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Automotive Applications for Embedded Vision

Vision products in automotive applications can make us better and safer drivers

Vision products in automotive applications can serve to enhance the driving experience by making us better and safer drivers through both driver and road monitoring.

Driver monitoring applications use computer vision to ensure that driver remains alert and awake while operating the vehicle. These systems can monitor head movement and body language for indications that the driver is drowsy, thus posing a threat to others on the road. They can also monitor for driver distraction behaviors such as texting, eating, etc., responding with a friendly reminder that encourages the driver to focus on the road instead.

In addition to monitoring activities occurring inside the vehicle, exterior applications such as lane departure warning systems can use video with lane detection algorithms to recognize the lane markings and road edges and estimate the position of the car within the lane. The driver can then be warned in cases of unintentional lane departure. Solutions exist to read roadside warning signs and to alert the driver if they are not heeded, as well as for collision mitigation, blind spot detection, park and reverse assist, self-parking vehicles and event-data recording.

Eventually, this technology will to lead cars with self-driving capability; Google, for example, is already testing prototypes. However many automotive industry experts believe that the goal of vision in vehicles is not so much to eliminate the driving experience but to just to make it safer, at least in the near term.

Computer Vision in Surround View Applications

The ability to "stitch" together (offline or in real-time) multiple images taken simultaneously by multiple cameras and/or sequentially by a single camera, in both cases capturing varying viewpoints of a scene, is becoming an increasingly appealing (if not necessary) capability in an expanding variety of applications. High quality of results is a critical requirement, one

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“Unsupervised Everything,” a Presentation from Panasonic

Luca Rigazio, Director of Engineering for the Panasonic Silicon Valley Laboratory, presents the "Unsupervised Everything" tutorial at the May 2017 Embedded Vision Summit. The large amount of multi-sensory data available for autonomous intelligent systems is just astounding. The power of deep architectures to model these practically unlimited datasets is limited by only two factors: computational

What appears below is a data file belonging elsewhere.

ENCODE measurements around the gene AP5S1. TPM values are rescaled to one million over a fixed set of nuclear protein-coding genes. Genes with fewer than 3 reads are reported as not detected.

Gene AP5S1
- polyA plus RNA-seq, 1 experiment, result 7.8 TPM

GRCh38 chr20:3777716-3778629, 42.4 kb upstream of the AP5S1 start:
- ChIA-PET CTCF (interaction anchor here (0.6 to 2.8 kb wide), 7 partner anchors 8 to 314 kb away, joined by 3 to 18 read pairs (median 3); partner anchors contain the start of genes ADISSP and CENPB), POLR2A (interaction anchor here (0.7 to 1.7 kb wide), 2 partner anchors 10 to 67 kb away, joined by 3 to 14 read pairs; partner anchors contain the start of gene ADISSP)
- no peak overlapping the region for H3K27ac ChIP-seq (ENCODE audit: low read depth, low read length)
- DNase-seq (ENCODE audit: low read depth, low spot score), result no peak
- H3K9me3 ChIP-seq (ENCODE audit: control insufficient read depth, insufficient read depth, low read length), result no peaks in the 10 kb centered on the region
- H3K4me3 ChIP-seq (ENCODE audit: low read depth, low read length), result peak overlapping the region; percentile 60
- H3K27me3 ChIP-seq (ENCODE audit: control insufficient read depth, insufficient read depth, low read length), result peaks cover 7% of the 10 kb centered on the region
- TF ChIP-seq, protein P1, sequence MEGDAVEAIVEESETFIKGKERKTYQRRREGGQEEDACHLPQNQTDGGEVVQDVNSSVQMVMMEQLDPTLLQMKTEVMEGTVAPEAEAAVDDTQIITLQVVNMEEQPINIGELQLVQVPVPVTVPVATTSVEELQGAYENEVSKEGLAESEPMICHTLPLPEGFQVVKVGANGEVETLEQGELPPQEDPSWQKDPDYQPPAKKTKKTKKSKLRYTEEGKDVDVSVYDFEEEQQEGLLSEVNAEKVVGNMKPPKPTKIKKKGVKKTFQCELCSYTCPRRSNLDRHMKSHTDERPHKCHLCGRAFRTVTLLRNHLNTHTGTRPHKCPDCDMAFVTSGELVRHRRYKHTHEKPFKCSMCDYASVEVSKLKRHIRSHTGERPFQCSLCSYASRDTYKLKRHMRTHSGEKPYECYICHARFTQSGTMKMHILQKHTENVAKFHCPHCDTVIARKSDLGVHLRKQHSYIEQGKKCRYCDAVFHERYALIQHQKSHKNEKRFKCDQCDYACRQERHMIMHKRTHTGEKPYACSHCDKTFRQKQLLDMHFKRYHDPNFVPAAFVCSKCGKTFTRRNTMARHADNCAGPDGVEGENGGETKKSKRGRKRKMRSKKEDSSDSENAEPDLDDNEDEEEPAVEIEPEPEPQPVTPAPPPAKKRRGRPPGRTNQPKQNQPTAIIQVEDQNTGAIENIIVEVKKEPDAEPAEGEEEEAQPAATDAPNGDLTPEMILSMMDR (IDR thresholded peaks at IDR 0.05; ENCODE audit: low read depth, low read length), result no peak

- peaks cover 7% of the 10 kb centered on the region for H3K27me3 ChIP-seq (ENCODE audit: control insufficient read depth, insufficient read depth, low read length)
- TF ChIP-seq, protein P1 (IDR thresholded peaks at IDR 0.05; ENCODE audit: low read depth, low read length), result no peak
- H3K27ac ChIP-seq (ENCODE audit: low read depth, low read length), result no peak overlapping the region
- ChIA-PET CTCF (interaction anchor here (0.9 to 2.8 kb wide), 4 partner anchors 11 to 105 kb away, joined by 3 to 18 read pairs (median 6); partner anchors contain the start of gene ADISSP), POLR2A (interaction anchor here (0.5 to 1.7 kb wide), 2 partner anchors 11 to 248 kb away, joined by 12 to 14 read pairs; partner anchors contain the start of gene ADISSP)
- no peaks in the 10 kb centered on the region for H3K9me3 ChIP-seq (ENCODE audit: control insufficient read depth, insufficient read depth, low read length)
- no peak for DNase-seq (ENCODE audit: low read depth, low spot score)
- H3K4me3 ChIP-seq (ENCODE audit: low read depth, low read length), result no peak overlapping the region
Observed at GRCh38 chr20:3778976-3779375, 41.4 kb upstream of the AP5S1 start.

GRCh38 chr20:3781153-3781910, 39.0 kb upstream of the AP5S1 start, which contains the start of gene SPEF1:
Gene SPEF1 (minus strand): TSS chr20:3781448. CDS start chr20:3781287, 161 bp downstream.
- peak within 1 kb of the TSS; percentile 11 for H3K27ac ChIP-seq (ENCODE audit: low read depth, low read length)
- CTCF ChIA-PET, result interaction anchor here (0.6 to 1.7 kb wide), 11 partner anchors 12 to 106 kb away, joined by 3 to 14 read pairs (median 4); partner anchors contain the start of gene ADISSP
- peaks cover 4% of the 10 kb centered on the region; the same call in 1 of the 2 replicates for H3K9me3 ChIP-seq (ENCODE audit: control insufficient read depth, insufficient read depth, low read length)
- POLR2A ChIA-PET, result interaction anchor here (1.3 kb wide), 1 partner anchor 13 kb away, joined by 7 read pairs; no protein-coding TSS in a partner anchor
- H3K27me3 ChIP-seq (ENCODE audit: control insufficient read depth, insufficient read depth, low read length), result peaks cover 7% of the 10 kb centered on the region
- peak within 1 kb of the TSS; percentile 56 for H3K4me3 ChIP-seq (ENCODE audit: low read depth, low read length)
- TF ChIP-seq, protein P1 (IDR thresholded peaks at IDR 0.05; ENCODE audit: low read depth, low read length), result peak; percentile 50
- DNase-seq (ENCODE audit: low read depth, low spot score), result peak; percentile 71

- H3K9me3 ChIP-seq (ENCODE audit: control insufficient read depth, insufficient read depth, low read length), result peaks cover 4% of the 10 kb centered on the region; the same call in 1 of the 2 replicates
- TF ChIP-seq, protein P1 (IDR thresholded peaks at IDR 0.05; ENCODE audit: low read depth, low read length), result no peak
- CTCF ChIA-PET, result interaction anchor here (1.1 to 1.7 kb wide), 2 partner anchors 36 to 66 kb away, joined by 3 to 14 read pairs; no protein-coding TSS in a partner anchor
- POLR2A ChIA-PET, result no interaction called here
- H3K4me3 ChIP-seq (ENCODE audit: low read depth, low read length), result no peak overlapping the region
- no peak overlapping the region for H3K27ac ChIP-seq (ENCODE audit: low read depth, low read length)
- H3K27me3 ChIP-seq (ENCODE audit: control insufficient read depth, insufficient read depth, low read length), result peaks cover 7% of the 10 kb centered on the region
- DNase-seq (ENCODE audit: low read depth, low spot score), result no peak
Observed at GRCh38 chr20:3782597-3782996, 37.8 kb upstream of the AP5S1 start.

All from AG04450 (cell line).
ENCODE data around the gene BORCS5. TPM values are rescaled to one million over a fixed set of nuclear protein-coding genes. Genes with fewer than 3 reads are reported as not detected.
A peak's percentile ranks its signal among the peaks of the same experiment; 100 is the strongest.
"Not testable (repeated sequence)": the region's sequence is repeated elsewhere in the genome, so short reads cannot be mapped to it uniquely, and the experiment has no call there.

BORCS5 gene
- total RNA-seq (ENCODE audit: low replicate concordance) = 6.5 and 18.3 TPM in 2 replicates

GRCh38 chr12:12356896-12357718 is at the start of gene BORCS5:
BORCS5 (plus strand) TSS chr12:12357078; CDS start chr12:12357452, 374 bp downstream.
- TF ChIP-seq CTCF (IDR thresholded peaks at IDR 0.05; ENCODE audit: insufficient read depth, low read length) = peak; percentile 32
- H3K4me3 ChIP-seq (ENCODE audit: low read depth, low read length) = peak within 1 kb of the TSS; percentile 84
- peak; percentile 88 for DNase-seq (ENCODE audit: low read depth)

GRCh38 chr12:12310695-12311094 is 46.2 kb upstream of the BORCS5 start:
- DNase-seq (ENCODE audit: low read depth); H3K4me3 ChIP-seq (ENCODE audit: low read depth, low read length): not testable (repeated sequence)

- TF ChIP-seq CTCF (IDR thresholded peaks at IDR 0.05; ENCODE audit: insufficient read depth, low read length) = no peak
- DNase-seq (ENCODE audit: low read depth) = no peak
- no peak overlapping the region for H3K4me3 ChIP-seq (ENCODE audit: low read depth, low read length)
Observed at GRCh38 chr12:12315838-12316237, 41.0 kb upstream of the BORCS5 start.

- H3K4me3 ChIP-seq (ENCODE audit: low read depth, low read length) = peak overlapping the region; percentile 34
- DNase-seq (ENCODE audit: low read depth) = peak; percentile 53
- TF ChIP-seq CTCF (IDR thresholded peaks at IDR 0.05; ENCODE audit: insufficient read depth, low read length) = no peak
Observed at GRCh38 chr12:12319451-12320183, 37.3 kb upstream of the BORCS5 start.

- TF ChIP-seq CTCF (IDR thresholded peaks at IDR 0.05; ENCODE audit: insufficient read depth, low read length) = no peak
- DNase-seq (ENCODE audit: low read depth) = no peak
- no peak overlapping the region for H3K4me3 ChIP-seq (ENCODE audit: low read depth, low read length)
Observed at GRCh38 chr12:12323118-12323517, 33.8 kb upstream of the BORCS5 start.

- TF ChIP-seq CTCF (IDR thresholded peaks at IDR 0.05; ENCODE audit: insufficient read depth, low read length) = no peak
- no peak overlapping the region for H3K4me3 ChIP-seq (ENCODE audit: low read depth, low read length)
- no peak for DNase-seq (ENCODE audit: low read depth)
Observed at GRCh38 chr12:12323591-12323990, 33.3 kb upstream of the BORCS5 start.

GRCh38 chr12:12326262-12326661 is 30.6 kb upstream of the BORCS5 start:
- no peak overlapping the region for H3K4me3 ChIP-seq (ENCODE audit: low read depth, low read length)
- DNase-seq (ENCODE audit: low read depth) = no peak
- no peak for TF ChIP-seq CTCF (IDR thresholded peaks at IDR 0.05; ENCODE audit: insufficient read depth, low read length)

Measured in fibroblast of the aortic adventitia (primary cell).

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“Designing a Vision-based, Solar-powered Rear Collision Warning System,” a Presentation from Pearl Automation

Aman Sikka, Vision System Architect at Pearl Automation, presents the "Designing a Vision-based, Solar-powered Rear Collision Warning System" tutorial at the May 2017 Embedded Vision Summit. Bringing vision algorithms into mass production requires carefully balancing trade-offs between accuracy, performance, usability, and system resources. In this talk, Sikka describes the vision algorithms along with the system

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“Collaboratively Benchmarking and Optimizing Deep Learning Implementations,” a Presentation from General Motors

Unmesh Bordoloi, Senior Researcher at General Motors, presents the "Collaboratively Benchmarking and Optimizing Deep Learning Implementations" tutorial at the May 2017 Embedded Vision Summit. For car manufacturers and other OEMs, selecting the right processors to run deep learning inference for embedded vision applications is a critical but daunting task.  One challenge is the vast number

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“Approaches for Vision-based Driver Monitoring,” a Presentation from PathPartner Technology

Jayachandra Dakala, Technical Architect at PathPartner Technology, presents the "Approaches for Vision-based Driver Monitoring" tutorial at the May 2017 Embedded Vision Summit. Since many road accidents are caused by driver inattention, assessing driver attention is important to preventing accidents. Distraction caused by other activities and sleepiness due to fatigue are the main causes of driver

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“Computer-vision-based 360-degree Video Systems: Architectures, Algorithms and Trade-offs,” a Presentation from videantis

Marco Jacobs, VP of Marketing at videantis, presents the "Computer-vision-based 360-degree Video Systems: Architectures, Algorithms and Trade-offs" tutorial at the May 2017 Embedded Vision Summit. 360-degree video systems use multiple cameras to capture a complete view of their surroundings. These systems are being adopted in cars, drones, virtual reality, and online streaming systems. At first

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“Choosing the Optimum Mix of Sensors for Driver Assistance and Autonomous Vehicles,” a Presentation from NXP Semiconductors

Ali Osman Ors, Director of Automotive Microcontrollers and Processors at NXP Semiconductors, presents the "Choosing the Optimum Mix of Sensors for Driver Assistance and Autonomous Vehicles" tutorial at the May 2017 Embedded Vision Summit. A diverse set of sensor technologies is available and emerging to provide vehicle autonomy or driver assistance. These sensor technologies often

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